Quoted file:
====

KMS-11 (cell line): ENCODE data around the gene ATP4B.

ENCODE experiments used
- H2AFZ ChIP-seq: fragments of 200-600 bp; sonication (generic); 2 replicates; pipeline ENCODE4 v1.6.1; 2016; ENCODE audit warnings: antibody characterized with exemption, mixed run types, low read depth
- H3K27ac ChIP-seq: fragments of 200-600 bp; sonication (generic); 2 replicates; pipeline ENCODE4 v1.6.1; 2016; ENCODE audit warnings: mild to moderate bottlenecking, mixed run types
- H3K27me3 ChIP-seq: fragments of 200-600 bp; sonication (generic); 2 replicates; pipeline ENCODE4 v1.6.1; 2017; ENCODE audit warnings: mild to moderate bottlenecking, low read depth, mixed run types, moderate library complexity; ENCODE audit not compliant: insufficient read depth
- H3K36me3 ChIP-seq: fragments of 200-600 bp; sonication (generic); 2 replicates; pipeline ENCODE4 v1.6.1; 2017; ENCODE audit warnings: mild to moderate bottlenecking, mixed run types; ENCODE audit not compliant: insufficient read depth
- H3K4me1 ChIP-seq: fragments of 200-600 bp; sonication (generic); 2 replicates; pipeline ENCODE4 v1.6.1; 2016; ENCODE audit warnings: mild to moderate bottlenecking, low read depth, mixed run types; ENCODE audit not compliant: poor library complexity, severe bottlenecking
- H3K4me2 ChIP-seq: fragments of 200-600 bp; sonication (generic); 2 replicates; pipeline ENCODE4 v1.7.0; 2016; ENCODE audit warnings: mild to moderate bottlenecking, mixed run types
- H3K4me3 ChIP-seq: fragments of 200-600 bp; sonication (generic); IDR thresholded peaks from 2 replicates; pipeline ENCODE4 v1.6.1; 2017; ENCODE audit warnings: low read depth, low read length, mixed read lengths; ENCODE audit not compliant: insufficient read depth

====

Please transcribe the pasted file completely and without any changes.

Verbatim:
KMS-11 (cell line): ENCODE data around the gene ATP4B.

ENCODE experiments used
- H2AFZ ChIP-seq: fragments of 200-600 bp; sonication (generic); 2 replicates; pipeline ENCODE4 v1.6.1; 2016; ENCODE audit warnings: antibody characterized with exemption, mixed run types, low read depth
- H3K27ac ChIP-seq: fragments of 200-600 bp; sonication (generic); 2 replicates; pipeline ENCODE4 v1.6.1; 2016; ENCODE audit warnings: mild to moderate bottlenecking, mixed run types
- H3K27me3 ChIP-seq: fragments of 200-600 bp; sonication (generic); 2 replicates; pipeline ENCODE4 v1.6.1; 2017; ENCODE audit warnings: mild to moderate bottlenecking, low read depth, mixed run types, moderate library complexity; ENCODE audit not compliant: insufficient read depth
- H3K36me3 ChIP-seq: fragments of 200-600 bp; sonication (generic); 2 replicates; pipeline ENCODE4 v1.6.1; 2017; ENCODE audit warnings: mild to moderate bottlenecking, mixed run types; ENCODE audit not compliant: insufficient read depth
- H3K4me1 ChIP-seq: fragments of 200-600 bp; sonication (generic); 2 replicates; pipeline ENCODE4 v1.6.1; 2016; ENCODE audit warnings: mild to moderate bottlenecking, low read depth, mixed run types; ENCODE audit not compliant: poor library complexity, severe bottlenecking
- H3K4me2 ChIP-seq: fragments of 200-600 bp; sonication (generic); 2 replicates; pipeline ENCODE4 v1.7.0; 2016; ENCODE audit warnings: mild to moderate bottlenecking, mixed run types
- H3K4me3 ChIP-seq: fragments of 200-600 bp; sonication (generic); IDR thresholded peaks from 2 replicates; pipeline ENCODE4 v1.6.1; 2017; ENCODE audit warnings: low read depth, low read length, mixed read lengths; ENCODE audit not compliant: insufficient read depth